Now Abel was a keeper of sheep, and Cain a worker of the ground. 3 In the course of time Cain brought to the Lord an offering of the fruit of the ground, 4 and Abel also brought of the firstborn of his flock and of their fat portions. And the Lord had regard for Abel and his offering, 5 but for Cain and his offering he had no regard. So Cain was very angry, and his face fell
Genesis 4: 2-5
A modern man or woman might see the story of Cain and Abel as completely anachronistic and irrelevant to contemporary life.
After all, one might reason, what can the practice of burning sacrifices to God have to do with anything these days? Not even religious people do that anymore. No one thinks of God as desiring or being pleased with some ritual sacrifice.
But the picture changes dramatically when we consider what sacrifice really is in the abstract, as Jordan Peterson does in his new book, 12 Rules For Life: An Antidote to Chaos.
Let’s begin our consideration of the matter here by noting that the sacrifices of Cain and Abel are the first religious acts recorded in the Bible. We might think that such actions are unsurprising since the Old Testament itself is full of details about what to sacrifice and when to sacrifice it. There are prescriptions for the sacrifice of bulls and goats and doves. There are descriptions of “grain offerings” and “drink offerings,” too.
But the sacrifices made by Cain and Abel come long before the law was given to Moses. These sacrifices recorded early in the book of Genesis are made over a thousand years before the sacrificial systems were revealed to Moses and set down in the book of Leviticus. Thus, we may suspect that the actions of these two brothers were more or less intuitive or instinctual. They sacrificed because it seemed right to them. It seemed to be a way to blessing.
Peterson argues that the impulse to sacrifice was something that evolved over millennia and that it is not unrelated to the ideas of saving and sharing. He contends that early humanity observed, over time, that those who sacrificed – like those who saved and shared – tended to be blessed or rewarded in their endeavors. They flourished.
The practice of sacrifice was the forgoing of some immediate gratification in the hope of some future benefit or blessing. In concrete terms, Cain and Abel surrendered some delicious and nutritious food for the purpose of pleasing God and thereby obtaining His blessing that would mean future fertility, future multiplication of their wealth.
If we think of the matter in these broad terms, then the practice of sacrifice is not something strange and archaic, it is very much a part of life.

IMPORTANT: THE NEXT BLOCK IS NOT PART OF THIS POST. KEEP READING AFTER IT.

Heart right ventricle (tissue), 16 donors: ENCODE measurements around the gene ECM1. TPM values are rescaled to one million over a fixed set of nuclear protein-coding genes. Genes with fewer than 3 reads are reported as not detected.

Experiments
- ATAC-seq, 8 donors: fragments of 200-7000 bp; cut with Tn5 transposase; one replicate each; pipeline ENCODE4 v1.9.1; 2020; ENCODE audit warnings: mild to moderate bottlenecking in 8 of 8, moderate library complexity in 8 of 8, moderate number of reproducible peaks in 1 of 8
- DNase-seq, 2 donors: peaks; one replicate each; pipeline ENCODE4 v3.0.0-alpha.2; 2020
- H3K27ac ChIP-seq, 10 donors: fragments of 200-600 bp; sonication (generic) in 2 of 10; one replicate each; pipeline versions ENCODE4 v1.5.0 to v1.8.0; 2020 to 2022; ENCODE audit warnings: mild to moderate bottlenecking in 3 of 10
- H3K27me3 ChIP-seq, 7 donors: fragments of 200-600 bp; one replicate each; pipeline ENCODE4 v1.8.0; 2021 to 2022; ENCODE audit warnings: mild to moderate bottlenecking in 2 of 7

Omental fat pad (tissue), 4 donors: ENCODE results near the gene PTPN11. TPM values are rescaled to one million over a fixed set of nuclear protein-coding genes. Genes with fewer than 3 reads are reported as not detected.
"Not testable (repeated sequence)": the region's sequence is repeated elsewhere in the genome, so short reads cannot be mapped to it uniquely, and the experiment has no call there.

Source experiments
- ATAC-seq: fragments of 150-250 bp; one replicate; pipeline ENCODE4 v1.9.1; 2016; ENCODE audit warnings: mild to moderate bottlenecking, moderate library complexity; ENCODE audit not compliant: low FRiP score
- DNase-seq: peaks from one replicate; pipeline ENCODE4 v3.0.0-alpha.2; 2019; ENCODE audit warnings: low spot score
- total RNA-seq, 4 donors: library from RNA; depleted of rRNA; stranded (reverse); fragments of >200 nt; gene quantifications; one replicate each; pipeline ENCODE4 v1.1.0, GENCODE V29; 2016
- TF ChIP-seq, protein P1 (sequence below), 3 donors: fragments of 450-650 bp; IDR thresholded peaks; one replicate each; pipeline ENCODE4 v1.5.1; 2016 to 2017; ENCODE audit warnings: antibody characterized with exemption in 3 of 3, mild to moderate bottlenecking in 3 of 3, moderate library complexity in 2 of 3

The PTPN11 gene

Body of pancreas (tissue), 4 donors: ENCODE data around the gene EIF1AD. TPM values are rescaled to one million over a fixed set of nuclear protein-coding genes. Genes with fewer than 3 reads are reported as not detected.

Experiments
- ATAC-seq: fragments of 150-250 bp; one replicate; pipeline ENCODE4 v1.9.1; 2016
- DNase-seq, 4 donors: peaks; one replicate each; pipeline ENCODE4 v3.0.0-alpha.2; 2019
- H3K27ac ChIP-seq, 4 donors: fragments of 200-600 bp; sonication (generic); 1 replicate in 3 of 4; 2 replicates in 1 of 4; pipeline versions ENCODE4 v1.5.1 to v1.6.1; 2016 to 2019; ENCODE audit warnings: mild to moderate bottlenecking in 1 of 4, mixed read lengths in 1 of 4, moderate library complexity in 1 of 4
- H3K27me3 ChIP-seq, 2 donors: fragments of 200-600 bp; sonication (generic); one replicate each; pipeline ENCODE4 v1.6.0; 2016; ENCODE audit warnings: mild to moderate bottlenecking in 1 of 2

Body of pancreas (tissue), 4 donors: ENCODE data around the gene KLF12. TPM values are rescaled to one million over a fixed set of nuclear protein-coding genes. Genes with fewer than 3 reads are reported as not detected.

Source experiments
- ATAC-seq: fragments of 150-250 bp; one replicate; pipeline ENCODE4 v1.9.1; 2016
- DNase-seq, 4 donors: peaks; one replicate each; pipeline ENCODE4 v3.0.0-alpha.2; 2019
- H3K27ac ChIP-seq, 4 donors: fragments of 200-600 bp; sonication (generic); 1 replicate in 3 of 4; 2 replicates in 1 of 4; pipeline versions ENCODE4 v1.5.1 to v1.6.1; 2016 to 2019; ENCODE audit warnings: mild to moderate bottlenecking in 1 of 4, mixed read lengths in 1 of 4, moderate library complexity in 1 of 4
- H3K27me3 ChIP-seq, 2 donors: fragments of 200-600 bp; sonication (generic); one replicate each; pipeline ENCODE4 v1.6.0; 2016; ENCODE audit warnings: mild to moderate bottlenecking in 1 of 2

Peterson writes that work is sacrifice. When we put our noses to the grindstone, we sacrifice immediate pleasure or repose for the hope of future blessing. We talked last week of the twenty-year old surfer who is at the very peak of his strength and skill and has every reason to expect that in the next five years he will be able to find and ride hollow, blue waves all over the world. There will be thrills and exhilaration and great companionship. Maybe even contest victories and recognition.
But he sacrifices all of this, puts away his surfboards and enters medical school where he will be subjected to long days and nights in libraries, classrooms and hospitals for years to come. He may surf again someday, but his prospects for the kind of performance he is capable of now and that few ever know will be gone forever.
Why has he done this? There may be altruistic reasons involved in his decision, but part of the equation in almost any such case is the notion that his present surrender will issue in greater blessing down the line. He anticipates that his adult life will be far more fulfilling if he forgoes the five summers of love that could now be his. Once his ordeal is completed he will bring in, year after year, the kind of income that will enable him to marry and raise a family in comfortable style. He will find himself surrounded with interesting colleagues, intellectual challenges and with recurrent opportunity for personal growth and professional advancement.
If we think of sacrifice in that broad way, then this ancient story takes on meaning and relevance for each of us. Then the question becomes: what do we do when our sacrifice is not accepted? When we surrender present benefit and the hoped-for future blessing does not come to pass?